In The Ambiguities of Experience, James G. March asks a deceptively simple question: What is, or should be, the role of experience in creating intelligence, particularly in organizations? Folk wisdom both trumpets the significance of experience and warns of its inadequacies. On one hand, experience is described as the best teacher. On the other hand, experience is described as the teacher of fools, of those unable or unwilling to learn from accumulated knowledge or the teaching of experts. The disagreement between those folk aphorisms reflects profound questions about the human pursuit of intelligence through learning from experience that have long confronted philosophers and social scientists. This book considers the unexpected problems organizations (and the individuals in them) face when they rely on experience to adapt, improve, and survive.

David Strang

Learning by Example: Imitation and Innovation at a Global Bank

(Princeton University Press, 2010)

In business, as in other aspects of life, we learn and grow from the examples set by others. Imitation can lead to innovation. But in order to grow innovatively, how do businesses decide what firms to imitate? And how do they choose what practices to follow? Learning by Example takes an unprecedented look at the benchmarking initiative of a major financial institution. David Strang closely follows twenty-one teams of managers sent out to observe the practices of other companies in order to develop recommendations for change in their own organization.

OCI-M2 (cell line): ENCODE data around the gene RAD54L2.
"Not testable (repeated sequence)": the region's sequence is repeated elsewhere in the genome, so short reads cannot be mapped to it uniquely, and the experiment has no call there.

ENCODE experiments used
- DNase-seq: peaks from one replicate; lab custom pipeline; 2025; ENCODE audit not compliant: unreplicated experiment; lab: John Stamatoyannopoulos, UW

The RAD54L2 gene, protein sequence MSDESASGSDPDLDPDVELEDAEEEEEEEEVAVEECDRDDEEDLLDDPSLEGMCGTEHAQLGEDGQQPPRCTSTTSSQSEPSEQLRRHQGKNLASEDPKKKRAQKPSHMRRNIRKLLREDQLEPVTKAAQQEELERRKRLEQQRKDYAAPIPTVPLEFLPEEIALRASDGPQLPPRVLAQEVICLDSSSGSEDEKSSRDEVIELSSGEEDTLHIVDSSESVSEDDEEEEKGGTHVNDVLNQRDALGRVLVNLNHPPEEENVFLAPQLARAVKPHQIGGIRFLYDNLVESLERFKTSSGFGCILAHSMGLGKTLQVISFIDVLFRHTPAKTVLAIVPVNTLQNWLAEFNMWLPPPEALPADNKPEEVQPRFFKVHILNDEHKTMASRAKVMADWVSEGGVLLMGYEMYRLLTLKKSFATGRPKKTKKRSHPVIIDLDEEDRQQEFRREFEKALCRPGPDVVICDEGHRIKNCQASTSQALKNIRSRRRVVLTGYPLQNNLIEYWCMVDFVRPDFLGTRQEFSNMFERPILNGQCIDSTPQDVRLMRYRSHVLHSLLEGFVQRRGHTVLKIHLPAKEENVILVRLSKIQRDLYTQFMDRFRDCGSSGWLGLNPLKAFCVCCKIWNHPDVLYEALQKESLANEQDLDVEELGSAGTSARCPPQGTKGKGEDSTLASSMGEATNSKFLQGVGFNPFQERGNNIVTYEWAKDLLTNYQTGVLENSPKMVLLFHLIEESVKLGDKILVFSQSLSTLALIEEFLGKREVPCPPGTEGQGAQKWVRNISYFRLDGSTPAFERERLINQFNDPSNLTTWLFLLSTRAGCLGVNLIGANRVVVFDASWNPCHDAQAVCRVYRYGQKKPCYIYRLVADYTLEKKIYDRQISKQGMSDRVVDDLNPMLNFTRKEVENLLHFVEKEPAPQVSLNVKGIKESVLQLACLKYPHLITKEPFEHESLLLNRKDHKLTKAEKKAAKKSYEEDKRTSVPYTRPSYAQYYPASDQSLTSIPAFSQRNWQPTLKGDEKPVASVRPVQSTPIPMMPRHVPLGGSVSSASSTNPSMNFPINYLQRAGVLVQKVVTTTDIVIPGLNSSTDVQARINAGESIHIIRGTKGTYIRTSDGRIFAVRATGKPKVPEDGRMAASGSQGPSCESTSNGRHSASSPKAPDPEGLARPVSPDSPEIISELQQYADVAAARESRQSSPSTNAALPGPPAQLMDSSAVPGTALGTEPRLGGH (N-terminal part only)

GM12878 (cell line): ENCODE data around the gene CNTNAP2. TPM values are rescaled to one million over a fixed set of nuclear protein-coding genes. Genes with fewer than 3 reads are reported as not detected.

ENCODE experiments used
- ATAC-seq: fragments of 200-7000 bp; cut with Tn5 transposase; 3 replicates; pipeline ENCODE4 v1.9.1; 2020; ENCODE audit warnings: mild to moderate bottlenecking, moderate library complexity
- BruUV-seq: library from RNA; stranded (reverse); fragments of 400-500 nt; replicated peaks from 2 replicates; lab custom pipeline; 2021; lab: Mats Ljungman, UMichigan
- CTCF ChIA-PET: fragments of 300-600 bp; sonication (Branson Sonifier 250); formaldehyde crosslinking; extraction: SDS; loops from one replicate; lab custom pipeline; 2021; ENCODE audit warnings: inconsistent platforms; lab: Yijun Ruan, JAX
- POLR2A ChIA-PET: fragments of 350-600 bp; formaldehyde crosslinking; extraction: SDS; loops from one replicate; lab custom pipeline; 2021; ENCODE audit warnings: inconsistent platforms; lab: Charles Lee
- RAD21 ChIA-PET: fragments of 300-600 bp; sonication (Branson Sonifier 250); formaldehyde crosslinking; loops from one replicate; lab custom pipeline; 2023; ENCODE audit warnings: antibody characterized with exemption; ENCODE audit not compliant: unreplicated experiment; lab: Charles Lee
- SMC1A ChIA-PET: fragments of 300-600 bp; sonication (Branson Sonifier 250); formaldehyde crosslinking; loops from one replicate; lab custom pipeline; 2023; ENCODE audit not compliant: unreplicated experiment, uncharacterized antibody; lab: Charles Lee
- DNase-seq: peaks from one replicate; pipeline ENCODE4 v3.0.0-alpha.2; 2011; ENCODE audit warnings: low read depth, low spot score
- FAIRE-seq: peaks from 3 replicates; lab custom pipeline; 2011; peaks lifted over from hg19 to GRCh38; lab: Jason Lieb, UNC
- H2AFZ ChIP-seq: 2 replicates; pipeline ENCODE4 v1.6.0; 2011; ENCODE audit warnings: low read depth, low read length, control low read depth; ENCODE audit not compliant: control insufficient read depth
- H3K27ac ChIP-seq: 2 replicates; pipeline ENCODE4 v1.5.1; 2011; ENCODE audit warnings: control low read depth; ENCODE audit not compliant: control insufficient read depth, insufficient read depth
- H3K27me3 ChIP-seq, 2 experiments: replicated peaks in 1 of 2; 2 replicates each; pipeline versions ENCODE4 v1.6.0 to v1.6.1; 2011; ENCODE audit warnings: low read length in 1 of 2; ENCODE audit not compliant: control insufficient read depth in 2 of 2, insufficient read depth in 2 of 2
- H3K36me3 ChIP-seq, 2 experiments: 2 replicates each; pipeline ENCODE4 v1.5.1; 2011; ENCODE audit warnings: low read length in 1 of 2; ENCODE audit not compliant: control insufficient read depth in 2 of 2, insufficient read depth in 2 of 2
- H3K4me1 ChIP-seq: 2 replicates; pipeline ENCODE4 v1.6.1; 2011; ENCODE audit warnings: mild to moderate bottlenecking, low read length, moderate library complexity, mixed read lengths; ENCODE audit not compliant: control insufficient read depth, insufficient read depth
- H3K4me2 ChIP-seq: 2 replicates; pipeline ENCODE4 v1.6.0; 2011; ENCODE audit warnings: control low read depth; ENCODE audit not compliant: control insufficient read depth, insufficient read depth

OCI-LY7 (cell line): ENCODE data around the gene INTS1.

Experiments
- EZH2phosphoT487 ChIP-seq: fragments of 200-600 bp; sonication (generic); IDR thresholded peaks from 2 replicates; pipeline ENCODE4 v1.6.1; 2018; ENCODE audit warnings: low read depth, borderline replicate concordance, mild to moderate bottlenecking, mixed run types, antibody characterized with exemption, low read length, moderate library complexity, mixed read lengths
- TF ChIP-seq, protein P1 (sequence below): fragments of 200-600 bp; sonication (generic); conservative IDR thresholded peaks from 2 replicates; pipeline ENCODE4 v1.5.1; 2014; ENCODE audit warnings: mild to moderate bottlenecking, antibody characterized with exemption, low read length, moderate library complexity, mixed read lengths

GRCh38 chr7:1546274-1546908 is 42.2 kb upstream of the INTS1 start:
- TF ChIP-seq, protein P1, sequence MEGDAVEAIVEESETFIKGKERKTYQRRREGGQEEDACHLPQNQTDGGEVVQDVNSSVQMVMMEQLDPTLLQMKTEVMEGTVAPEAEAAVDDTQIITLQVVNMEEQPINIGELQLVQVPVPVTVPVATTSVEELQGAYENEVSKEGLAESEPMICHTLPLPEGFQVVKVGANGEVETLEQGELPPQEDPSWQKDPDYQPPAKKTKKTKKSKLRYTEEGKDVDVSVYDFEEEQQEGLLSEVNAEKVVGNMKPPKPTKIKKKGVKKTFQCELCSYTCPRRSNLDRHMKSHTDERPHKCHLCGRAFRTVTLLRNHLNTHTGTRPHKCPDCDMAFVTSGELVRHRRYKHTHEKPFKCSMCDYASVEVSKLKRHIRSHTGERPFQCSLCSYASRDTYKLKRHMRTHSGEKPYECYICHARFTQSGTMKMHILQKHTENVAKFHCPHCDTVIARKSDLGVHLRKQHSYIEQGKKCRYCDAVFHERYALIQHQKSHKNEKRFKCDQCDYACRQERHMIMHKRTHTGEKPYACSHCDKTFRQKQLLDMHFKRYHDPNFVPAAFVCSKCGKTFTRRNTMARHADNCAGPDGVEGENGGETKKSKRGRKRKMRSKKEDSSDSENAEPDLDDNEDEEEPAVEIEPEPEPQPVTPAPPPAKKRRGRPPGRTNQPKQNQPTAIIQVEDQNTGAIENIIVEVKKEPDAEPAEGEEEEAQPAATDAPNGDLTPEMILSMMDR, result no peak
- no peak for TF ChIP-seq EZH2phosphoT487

Through extensive interviews, surveys, and archival materials, Strang reveals that benchmarking promotes a distinctive managerial regime with potential benefits and pitfalls. He explores the organizations treated as models of best practice, the networks that surround a bank and form its reference group, the ways managers craft calls for change, and the programs implemented in the wake of vicarious learning. Strang finds that imitation does not occur through mindless conformity. Instead, managers act creatively, combining what they see in external site visits with their bank’s strategic objectives, interpreted in light of their understanding of rational and progressive management.

Learning by Example opens the black box of interorganizational diffusion to show how managers interpret, advocate, and implement innovations

Victor Nee and Richard Swedberg

On Capitalism

(Stanford University Press, 2007)

Capitalism dominates economies all over the world and is a key force in the process of globalization. What makes it such a uniquely dynamic social and economic force, however, is open to debate. The essays in this book take up this issue, offering theories on both what encourages and what blocks capitalism.